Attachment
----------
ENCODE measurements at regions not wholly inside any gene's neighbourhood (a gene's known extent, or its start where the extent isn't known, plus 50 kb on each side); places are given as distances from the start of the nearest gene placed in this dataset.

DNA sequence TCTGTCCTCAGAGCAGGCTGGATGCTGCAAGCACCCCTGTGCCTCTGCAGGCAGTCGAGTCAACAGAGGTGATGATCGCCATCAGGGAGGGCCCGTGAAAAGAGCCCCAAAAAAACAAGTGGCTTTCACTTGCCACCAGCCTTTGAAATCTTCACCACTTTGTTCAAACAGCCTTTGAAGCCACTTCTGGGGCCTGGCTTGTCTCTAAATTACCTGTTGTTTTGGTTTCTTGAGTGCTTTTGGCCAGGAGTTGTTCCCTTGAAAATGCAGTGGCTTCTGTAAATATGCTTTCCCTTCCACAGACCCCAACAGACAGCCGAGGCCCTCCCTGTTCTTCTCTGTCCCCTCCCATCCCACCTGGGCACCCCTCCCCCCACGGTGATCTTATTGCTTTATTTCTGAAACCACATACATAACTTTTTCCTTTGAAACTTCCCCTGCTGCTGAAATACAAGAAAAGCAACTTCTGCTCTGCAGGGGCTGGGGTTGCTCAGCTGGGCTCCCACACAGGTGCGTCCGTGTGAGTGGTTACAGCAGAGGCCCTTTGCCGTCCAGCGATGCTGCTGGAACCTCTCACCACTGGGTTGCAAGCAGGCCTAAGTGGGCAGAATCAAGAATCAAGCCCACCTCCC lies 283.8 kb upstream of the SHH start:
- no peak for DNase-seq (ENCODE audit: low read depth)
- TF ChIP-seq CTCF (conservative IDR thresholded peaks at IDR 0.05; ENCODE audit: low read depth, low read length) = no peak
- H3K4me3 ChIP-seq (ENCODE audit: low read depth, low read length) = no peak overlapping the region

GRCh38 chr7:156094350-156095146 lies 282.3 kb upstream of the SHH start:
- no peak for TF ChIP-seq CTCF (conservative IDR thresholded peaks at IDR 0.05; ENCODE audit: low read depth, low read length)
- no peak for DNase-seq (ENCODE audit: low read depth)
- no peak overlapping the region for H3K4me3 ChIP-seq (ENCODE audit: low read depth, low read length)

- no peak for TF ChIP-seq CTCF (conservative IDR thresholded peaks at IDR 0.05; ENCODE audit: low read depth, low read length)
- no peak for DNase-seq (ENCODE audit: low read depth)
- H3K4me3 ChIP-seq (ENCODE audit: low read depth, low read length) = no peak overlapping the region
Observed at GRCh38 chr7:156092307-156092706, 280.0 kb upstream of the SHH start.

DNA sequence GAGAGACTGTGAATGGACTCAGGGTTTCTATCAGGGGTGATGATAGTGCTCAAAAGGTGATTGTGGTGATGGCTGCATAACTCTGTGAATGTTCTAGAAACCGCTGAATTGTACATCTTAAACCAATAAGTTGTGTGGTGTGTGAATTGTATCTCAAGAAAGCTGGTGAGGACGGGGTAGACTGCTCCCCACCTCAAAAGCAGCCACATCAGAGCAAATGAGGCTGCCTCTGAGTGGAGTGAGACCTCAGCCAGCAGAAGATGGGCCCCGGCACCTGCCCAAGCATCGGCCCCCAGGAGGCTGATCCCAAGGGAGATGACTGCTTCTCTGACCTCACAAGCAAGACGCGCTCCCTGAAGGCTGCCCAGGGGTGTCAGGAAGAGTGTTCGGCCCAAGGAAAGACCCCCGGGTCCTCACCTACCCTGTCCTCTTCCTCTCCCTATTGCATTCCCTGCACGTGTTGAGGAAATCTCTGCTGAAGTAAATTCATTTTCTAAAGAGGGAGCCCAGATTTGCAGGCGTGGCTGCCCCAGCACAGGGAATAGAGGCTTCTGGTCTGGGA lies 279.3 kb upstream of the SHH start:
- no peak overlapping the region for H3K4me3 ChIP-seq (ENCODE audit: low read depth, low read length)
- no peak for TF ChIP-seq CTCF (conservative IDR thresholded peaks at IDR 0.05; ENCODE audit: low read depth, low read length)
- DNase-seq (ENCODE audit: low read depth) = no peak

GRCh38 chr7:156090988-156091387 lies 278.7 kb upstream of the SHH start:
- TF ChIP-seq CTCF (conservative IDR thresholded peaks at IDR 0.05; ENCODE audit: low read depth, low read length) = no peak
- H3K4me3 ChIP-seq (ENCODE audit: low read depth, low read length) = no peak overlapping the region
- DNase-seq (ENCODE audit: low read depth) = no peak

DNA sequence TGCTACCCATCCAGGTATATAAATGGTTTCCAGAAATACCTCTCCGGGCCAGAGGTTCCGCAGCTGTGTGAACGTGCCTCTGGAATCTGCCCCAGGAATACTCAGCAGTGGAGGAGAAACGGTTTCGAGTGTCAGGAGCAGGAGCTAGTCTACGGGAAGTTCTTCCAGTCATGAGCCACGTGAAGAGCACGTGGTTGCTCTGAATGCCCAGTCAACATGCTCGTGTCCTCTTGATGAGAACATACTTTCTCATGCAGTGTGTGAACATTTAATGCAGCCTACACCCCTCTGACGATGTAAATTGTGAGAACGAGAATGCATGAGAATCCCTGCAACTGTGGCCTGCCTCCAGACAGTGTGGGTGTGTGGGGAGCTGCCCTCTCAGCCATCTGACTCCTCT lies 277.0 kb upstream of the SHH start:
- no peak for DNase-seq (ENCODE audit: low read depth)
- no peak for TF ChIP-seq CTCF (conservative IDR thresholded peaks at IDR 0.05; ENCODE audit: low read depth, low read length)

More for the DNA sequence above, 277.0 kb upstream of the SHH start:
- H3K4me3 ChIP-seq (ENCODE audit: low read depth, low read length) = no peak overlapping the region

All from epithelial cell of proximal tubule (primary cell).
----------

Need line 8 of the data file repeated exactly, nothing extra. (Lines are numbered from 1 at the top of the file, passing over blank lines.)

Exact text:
- no peak for DNase-seq (ENCODE audit: low read depth)